New Home Sales by Financing: Falling FHA Share

The share of new single-family home sales purchased using conventional mortgage financing is rising, as the share of Federal Housing Administration (FHA) backed mortgages fell during 2013.

According to data from the Census Bureau’s Quarterly Sales by Price and Financing, the onset of the housing crisis in 2007 led to a decline in the share of new home sales due to conventional mortgage financing and increases in the shares due to mortgages backed by the FHA and the Department of Veteran’s Affairs (VA), as well as cash purchases.

new sales by financing_4q13

For the fourth quarter of 2013, the share of cash purchases fell slightly to 6% from 7% during the prior quarter. The high point for cash purchases occurred in the third quarter of 2011 when the market share was almost 8% of sales. Thus, the cash share of new single-family home sales is down from post-recession peaks but remains elevated compared to more normal periods (e.g. approximately 4% share during 2002-2003).

In contrast, cash purchases constitute a considerably larger share of the existing home market – 32% of sales in December 2013 for example.

New home sales due to FHA-backed loans fell to 13% of the market during the final quarter of the year. This is down from 27.6% in the first quarter of 2010 but above the 10% 2002-2003 average. As the conventional mortgage financing share has risen, the share of new single-family home sales due to FHA-backed mortgages has declined. Falling FHA loan limits will likely place additional downward pressure on this share in 2014.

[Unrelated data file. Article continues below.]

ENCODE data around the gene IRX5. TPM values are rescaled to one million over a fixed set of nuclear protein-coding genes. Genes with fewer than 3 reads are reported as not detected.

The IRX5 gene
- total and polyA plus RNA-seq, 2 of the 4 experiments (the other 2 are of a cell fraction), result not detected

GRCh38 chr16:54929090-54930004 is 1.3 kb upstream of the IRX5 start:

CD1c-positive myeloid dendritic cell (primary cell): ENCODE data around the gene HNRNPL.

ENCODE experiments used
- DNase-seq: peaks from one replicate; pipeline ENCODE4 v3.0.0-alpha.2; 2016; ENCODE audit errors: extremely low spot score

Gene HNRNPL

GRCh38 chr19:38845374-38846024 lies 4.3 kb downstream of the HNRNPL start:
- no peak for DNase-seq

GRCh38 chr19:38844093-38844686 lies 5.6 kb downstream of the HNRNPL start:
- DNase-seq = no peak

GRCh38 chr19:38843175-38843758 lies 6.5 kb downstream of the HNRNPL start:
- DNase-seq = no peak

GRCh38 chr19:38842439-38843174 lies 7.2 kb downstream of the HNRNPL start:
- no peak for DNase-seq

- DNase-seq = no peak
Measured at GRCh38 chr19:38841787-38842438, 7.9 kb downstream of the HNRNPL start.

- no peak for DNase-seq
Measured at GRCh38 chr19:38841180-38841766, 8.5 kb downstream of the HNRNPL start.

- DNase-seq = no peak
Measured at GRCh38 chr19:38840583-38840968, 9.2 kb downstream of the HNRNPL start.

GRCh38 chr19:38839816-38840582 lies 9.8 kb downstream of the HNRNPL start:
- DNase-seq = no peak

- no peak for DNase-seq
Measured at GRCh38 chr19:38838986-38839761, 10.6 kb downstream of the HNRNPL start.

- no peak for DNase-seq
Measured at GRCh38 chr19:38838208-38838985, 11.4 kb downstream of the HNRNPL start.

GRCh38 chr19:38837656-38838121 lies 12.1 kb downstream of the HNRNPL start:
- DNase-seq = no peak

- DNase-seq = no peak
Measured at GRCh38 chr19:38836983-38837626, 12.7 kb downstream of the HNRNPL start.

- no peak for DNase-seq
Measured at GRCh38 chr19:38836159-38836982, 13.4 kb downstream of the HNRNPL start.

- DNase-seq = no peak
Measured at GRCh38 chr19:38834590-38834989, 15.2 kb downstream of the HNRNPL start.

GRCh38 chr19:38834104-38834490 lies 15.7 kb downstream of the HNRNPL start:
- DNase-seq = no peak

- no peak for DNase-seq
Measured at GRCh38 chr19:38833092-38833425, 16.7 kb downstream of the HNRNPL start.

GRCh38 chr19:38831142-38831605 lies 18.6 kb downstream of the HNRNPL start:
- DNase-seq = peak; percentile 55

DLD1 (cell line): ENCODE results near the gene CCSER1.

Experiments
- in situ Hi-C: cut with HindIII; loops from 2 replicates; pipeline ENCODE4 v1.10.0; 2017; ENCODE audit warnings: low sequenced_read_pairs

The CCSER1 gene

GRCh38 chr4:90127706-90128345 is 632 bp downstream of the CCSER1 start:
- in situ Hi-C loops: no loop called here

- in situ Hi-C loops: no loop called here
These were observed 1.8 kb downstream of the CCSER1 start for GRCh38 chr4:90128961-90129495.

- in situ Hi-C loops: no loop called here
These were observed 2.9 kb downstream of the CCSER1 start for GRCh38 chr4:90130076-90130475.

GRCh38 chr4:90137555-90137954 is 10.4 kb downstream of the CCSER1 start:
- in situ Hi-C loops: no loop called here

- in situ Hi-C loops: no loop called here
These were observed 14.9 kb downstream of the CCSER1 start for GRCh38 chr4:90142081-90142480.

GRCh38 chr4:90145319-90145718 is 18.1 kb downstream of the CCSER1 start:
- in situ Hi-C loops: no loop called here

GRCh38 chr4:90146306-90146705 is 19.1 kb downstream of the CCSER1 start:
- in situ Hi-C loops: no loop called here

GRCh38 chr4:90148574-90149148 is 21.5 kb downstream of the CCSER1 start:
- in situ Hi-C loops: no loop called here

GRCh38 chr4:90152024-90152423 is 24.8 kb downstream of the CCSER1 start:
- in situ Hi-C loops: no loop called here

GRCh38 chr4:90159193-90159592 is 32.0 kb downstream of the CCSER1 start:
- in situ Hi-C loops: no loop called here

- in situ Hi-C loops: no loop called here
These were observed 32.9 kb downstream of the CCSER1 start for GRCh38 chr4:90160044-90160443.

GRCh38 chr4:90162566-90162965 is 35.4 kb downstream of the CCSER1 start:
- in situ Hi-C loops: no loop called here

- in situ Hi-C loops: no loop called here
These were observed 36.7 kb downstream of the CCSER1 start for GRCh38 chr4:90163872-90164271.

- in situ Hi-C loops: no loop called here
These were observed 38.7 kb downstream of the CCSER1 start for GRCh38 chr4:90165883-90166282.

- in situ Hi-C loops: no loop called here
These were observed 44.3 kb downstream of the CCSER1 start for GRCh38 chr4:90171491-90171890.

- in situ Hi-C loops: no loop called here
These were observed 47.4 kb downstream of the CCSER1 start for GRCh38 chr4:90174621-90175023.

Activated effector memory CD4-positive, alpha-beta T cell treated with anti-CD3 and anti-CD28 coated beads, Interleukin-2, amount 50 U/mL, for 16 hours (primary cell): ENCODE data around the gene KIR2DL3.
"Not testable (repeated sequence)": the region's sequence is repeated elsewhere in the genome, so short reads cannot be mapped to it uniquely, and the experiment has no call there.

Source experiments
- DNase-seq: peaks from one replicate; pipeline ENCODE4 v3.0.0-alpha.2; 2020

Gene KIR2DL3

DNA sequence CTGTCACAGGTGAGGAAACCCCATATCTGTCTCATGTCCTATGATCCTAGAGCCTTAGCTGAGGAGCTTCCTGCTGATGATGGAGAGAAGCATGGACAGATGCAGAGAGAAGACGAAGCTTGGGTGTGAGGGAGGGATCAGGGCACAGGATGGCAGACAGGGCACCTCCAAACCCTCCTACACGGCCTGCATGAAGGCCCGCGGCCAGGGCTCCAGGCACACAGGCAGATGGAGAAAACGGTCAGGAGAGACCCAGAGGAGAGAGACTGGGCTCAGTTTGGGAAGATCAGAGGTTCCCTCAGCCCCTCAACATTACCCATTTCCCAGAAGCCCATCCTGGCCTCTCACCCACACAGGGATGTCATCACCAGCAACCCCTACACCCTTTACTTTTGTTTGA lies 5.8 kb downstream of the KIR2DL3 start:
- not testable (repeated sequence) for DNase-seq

VA-backed loans were responsible for 7% of new home sales during the fourth quarter of 2013.

These sources of financing serve distinct market segments, which is revealed in part by the median new home price allocable to each. For the fourth quarter, the median new home price due to FHA financing was $212,400. The median price for VA-backed loans was similar: $205,100.

Conventional mortgage financing had a median price of $276,600.

Finally, the median price for cash purchases for the fourth quarter was $261,000.



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3 replies

  1. A decline of more than fifty percent (50%) in FHA financed sales since the first quarter of 2010 should be of great concern. It has been my experience that buyers do not use FHA financing if they have an alternative. This is mainly because of the extremely high mortgage insurance premiums (up-front and recurring). Recent regulation changes requiring the payment of already distasteful MIP for the life of the loan has made FHA financing even less attractive. Since it is the financing of last resort, if fewer buyers are using FHA financing it is obvious that fewer people are buying than would otherwise be the case. In an effort to “save FHA for future generations”, the current leadership at HUD and certain members of Congress have killed the patient and may very well have doomed many of the next generation of Americans to a lifetime of renting..

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